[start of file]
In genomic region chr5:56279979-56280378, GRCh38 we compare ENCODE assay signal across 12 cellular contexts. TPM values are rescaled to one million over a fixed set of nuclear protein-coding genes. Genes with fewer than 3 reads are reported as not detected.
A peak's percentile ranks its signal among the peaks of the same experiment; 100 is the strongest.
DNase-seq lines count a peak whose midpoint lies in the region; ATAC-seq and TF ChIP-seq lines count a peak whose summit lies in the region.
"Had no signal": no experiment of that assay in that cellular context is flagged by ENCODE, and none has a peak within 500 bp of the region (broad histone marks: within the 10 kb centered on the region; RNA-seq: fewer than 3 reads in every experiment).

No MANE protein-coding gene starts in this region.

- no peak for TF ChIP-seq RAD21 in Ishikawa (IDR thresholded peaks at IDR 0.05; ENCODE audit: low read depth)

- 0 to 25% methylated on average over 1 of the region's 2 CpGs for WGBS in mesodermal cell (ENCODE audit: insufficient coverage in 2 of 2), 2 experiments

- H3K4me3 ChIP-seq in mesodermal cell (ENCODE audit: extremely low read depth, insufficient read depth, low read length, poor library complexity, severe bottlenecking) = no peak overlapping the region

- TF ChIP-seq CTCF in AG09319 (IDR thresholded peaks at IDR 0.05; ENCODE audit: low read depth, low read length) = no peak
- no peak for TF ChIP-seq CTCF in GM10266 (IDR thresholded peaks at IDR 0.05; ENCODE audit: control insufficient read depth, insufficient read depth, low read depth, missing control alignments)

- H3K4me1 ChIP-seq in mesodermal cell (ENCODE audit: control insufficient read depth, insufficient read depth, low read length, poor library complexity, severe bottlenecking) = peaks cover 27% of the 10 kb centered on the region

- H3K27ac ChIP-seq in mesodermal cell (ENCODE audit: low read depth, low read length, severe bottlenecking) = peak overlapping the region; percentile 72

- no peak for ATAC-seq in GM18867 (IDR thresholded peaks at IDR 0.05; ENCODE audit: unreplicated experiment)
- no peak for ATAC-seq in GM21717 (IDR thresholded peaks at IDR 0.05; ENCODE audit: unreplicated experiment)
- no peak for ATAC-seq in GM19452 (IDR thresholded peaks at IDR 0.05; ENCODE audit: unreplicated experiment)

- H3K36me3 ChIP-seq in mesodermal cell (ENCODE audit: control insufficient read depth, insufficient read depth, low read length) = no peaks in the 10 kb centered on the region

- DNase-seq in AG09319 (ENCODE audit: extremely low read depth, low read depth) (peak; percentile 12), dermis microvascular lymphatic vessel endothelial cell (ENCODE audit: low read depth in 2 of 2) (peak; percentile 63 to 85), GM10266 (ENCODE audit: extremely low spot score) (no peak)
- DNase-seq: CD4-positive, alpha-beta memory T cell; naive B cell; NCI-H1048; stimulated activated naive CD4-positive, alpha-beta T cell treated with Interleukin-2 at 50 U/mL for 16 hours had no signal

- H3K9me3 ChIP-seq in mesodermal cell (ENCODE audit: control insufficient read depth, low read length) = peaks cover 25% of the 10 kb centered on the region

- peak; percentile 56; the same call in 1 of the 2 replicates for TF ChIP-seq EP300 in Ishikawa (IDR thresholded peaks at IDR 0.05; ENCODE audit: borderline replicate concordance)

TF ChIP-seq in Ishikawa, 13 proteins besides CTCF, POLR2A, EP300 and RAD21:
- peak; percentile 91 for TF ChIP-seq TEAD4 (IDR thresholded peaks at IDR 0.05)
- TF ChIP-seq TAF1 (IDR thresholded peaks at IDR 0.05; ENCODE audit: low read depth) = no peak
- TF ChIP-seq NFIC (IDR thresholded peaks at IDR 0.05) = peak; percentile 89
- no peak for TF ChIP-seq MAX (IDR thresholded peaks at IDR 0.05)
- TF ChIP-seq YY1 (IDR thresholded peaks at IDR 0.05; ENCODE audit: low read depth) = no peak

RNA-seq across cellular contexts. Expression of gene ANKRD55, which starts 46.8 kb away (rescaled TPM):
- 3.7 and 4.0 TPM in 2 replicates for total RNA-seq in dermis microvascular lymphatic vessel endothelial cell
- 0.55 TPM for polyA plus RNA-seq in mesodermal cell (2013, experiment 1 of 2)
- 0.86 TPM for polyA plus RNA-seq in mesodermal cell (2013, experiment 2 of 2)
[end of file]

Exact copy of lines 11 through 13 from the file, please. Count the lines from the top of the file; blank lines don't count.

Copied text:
- H3K4me1 ChIP-seq in mesodermal cell (ENCODE audit: control insufficient read depth, insufficient read depth, low read length, poor library complexity, severe bottlenecking) = peaks cover 27% of the 10 kb centered on the region

- H3K27ac ChIP-seq in mesodermal cell (ENCODE audit: low read depth, low read length, severe bottlenecking) = peak overlapping the region; percentile 72

- no peak for ATAC-seq in GM18867 (IDR thresholded peaks at IDR 0.05; ENCODE audit: unreplicated experiment)